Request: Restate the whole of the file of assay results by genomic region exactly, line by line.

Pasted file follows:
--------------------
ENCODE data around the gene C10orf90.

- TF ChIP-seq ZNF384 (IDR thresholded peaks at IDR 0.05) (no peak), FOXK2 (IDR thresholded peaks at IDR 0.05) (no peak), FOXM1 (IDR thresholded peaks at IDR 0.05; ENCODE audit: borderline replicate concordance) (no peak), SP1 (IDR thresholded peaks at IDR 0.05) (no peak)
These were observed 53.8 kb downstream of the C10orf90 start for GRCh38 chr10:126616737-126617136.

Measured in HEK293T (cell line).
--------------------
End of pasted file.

ENCODE data around the gene C10orf90.

- TF ChIP-seq ZNF384 (IDR thresholded peaks at IDR 0.05) (no peak), FOXK2 (IDR thresholded peaks at IDR 0.05) (no peak), FOXM1 (IDR thresholded peaks at IDR 0.05; ENCODE audit: borderline replicate concordance) (no peak), SP1 (IDR thresholded peaks at IDR 0.05) (no peak)
These were observed 53.8 kb downstream of the C10orf90 start for GRCh38 chr10:126616737-126617136.

Measured in HEK293T (cell line).